Berliner Festspiele, Martin Gropius Bau/Berlin, Germany, July 2017

Wiener Festwochen, Vienna, Austria, June 2017

Chronus Art Center (CAC), Shanghai, China, July-August 2016


The Vibropixels are a modular, easy-to-use system in order to enable a flexible approach to designing tactile displays, whether the goal is to create a small, localized experience or an experience which includes hundreds of simultaneous participants. Each Vibropixel is a self-contained device incorporating two vibrotactile actuators, integrated interactive lighting, and motion sensing. A flexible wireless system makes it easy to work with large numbers of Vibropixels, whether they need to be controlled individually or en masse.

The Vibropixels are a response to the challenges of utilizing whole-body tactile sensations in multimedia artworks. Artists and researchers are increasingly interested in the use of tactile stimuli to enhance multimodal experiences, especially when creating virtual or augmented reality applications, immersive art installations, or tangible computing experiences. However, the creation of high-quality, nuanced tactile stimuli presents a considerable challenge. This is particularly true in some of the most promising applications, which require wearable, distributed, and large-scale systems.

Documentation: Video on Vibropixels


“Sharing Data in Collective Interactive Performances: The SenseWorldDataNetwork:” Submitted for 9th Annual Conference in New Interfaces for Musical Expression (NIME 2009), Pittsburg, Pa, USA

Salter, Chris. 2017. “Technologies of Sense: Expanding the Sensorium in the Age(s) of Immersion.” Limits of Knowing. Ed. Thomas Oberender and Joanna Petkiewicz. Immersion – Berliner Festspiele. Kerber Verlag. Berlin. June 2017.

Hattwick, Ian, Ivan Franco, and Marcelo M. Wanderley. 2017. “The Vibropixels: A Scalable Wireless Tactile Display System”. In Human Interface and the Management of Information: Information, Knowledge and Interaction Design: 19th International Conference, HCI International 2017, Vancouver, BC, Canada, July 9–14, 2017, Proceedings.

Salter, Chris. 2018. “Além da visão: Haptic Field e atmosferas de toque.” In Curadoria, Cinema e Outros Modos de Dar a Ver. Ed. Gabriel Menotti. Edufes: Vitória, Brazil. 2018.

Salter, Chris and David Howes. 2018. “The Performance of Sensation.” In Emerging Affinities: Possible Futures of Performative Arts. Ed. Mateusz Borowski, Mateusz Chaberski, and Małgorzata Sugiera. Biefeld: Transcript.

Howes, John David. 2018. Senses and Sensation: Critical and Primary Sources. 4 volumes. London: Bloomsbury.

Howes, David. 2018. „The Skinscape: Notes on the Dermalogical Turn.” In Body and Society. Special Issue-Skin Matters. Forthcoming.


Salter, Chris. “Artificial Senses-Non Selves.” Artificial Imagination Symposium. Artengine. Ottawa, Canada. February 2017.

Keynote. “Immersion: What For?” Virtualities and Realities – RIXC International Art and Science Symposium. Riga, Latvia. October 2017.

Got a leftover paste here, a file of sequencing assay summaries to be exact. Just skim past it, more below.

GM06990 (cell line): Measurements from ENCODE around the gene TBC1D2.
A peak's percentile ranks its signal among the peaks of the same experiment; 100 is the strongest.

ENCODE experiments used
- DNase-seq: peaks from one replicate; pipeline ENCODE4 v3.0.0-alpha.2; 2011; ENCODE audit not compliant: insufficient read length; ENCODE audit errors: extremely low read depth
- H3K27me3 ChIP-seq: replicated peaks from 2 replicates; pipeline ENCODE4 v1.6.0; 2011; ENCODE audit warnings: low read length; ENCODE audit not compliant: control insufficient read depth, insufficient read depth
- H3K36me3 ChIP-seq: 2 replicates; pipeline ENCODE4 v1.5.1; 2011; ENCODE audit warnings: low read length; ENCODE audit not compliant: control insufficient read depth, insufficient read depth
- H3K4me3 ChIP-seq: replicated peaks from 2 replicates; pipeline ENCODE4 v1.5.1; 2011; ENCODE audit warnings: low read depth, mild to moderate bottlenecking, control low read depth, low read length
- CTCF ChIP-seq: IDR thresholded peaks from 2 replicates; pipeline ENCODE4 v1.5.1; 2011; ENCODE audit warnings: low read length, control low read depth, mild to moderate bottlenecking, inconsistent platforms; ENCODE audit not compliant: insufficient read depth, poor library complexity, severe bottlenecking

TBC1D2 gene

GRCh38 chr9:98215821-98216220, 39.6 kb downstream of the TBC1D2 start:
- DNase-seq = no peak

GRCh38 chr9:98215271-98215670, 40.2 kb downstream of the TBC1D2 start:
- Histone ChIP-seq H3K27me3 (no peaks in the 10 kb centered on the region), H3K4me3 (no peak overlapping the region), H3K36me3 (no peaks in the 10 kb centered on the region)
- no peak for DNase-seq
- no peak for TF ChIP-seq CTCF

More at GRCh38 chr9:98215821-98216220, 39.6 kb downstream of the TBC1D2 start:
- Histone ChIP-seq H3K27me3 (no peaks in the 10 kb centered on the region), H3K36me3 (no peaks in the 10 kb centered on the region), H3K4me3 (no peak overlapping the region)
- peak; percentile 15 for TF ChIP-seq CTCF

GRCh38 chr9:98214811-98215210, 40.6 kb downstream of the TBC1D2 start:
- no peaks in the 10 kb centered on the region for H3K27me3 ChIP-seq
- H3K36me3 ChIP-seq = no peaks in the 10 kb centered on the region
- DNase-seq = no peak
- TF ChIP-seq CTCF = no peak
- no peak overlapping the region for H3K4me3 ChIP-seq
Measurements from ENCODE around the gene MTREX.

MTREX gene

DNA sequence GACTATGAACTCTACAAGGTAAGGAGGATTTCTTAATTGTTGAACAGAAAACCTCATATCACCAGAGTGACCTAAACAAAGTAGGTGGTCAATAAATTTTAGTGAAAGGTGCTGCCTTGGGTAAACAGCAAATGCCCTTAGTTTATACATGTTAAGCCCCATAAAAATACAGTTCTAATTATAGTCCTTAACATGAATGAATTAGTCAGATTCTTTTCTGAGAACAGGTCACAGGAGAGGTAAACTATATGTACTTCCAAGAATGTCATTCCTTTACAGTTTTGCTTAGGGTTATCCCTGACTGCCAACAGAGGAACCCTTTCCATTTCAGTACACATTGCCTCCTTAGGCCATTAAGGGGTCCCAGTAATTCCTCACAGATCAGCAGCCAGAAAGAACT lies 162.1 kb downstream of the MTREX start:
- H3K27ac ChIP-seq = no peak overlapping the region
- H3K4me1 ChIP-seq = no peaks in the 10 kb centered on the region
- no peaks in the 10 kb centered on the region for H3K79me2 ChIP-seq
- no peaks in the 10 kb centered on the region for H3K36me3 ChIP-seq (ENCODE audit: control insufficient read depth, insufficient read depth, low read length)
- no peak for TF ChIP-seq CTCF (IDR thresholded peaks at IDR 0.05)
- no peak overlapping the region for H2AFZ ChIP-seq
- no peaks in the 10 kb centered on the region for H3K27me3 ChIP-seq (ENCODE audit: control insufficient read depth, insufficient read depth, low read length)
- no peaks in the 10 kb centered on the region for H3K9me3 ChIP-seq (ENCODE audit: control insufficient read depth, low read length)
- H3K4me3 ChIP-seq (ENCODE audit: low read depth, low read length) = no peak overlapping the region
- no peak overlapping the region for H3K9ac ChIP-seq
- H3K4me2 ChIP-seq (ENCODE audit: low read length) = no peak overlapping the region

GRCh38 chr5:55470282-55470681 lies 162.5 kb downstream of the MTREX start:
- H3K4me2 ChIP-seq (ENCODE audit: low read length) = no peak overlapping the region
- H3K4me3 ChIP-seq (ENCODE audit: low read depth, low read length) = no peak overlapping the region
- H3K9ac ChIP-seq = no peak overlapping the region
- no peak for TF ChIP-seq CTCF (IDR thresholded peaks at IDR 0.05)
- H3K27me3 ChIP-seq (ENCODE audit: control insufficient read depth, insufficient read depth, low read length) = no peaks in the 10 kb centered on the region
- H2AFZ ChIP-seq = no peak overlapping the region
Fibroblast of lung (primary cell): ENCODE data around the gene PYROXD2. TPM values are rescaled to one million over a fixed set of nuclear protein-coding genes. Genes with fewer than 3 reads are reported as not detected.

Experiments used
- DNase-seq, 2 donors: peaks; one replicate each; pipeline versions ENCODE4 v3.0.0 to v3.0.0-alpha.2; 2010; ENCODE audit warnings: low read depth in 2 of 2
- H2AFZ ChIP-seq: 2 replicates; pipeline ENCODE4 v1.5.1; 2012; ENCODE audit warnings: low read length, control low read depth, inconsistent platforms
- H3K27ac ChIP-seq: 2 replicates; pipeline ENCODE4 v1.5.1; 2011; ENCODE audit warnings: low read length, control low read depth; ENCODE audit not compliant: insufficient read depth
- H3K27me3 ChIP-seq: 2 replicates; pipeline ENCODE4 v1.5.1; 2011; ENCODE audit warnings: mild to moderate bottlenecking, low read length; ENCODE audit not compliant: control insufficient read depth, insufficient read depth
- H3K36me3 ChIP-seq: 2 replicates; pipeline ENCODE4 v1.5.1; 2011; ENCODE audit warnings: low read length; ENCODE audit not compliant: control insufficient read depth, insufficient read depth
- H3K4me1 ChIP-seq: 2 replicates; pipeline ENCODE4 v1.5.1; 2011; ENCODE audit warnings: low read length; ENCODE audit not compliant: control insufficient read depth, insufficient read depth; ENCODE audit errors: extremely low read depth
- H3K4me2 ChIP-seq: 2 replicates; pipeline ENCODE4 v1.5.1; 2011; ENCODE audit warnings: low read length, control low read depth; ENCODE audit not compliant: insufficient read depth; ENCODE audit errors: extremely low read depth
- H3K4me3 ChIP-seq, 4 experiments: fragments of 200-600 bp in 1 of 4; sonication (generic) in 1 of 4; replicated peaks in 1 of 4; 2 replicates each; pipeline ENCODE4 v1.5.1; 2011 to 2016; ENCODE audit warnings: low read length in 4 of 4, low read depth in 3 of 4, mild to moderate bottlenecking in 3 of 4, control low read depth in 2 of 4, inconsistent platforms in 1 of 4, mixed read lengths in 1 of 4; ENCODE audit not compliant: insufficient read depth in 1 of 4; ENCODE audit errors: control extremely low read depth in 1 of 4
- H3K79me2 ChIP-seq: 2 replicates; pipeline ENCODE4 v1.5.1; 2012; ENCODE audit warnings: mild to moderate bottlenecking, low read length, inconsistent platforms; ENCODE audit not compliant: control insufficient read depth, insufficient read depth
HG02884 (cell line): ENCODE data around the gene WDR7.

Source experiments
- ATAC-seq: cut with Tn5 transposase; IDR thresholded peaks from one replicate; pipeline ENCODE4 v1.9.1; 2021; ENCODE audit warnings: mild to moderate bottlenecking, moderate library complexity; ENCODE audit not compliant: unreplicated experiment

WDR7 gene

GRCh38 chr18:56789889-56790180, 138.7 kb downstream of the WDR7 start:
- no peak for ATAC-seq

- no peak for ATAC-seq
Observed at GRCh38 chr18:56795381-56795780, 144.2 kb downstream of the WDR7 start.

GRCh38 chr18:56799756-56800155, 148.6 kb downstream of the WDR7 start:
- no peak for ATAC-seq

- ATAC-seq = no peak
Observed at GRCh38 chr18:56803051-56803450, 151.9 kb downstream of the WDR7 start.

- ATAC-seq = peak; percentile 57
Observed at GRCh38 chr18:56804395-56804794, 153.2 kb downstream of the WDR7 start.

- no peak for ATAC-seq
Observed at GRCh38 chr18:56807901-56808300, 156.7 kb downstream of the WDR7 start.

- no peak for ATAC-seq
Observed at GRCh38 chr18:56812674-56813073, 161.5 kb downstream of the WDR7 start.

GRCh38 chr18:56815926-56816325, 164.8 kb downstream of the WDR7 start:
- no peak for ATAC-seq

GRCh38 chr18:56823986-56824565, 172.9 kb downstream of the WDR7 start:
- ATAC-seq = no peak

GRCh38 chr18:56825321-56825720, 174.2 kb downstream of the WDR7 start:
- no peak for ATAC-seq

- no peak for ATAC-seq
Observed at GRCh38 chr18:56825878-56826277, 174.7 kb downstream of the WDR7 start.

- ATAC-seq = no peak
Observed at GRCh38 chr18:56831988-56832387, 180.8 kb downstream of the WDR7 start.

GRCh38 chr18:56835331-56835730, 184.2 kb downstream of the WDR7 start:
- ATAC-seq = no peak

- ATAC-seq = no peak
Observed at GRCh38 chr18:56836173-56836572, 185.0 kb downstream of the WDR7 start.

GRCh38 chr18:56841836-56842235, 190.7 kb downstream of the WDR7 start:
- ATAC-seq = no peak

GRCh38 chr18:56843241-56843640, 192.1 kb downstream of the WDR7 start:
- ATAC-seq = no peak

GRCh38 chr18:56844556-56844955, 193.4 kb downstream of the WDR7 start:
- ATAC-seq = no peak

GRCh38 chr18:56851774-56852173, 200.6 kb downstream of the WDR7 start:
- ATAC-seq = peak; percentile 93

Artist Talk/Panel Organizer (Chris Salter, David Howes, Marie-Luise Angerer, Josh Berson). “Beyond the Senses: Bodies, Technology, Environment.” “Limits of Knowing.” Martin Gropius Bau. Berlin, Germany. July 2017.

“Haptic Field.” Seminar talk in “Immersive Arts. Technologie und Praxis immersiver Erfahrung in den Künsten.” University of the Arts/ Martin Gropius Bau. Berlin. July 2017.

“New Technologies in Performance.” Video presentation for Attakkalari Biennale 2017. Bangalore, India. February 2017.

Artist Talk. HONF (House of Natural Fibres). Yogjakarta, Indonesia. December 2016.

Workshop. “Sensory Technologies for Performance. Shanghai Theater Academy. Shanghai, China. November 2016.

“Participation, Interaction, Atmosphere, Projection: New Forms of Technological Agency and Behavior in Recent Scenographic Practice.” Technology and the Transformation of Performance Symposium. Shanghai Theater Academy. Shanghai, China. November 2016.

“Atmospheres of Touch.” Symmetries of Touch Symposium. Bauhaus Universität. Weimar, Germany. October 2016.

Workshop Leader (Chris Salter and Ian Hattwick). “Playing with Touch: Haptic Technology and Contemporary Art.” CAC (Chronus Art Centre). Shanghai, China. July 2016.

“Disturbance, Translation, Enculturation: A Research Program in New Media, Technology and the Senses.” Doshisha University. Kyoto, Japan. April 2016.

Artist Talk. Doshisha Women’s College of Liberal Arts. Kyoto, Japan. April 2016.

Other Publications:

“Empfindsame Zonen.” 2017. In Auf Tuchfühlung : eine Wissensgeschichte des Tastsinns. Ed. Karin Harrasser. Frankurt: Campus Verlag, 133-148.


Fonds de Recherche du Québec-Sociéte et Culture, Appui aux Recherche-Creation.


November 2014-November 2017


Labxmodal (Concordia University)– Chris Salter (PI), Ida Toft, Garrett Lockhart, TeZ (Maurizo Martinucci), Preston Beebe , Nadim Zaidi, Travis McEwen

Centre for Sensory Studies (Concordia University)– David Howes (Co-PI)

IDMIL (McGill University)
Marcelo Wanderley (Co-PI), Ian Hattwick (Project Lead), Ivan Franco, Julian Neri, Alex Nieva, Patrick Ignoto and Louis Fournier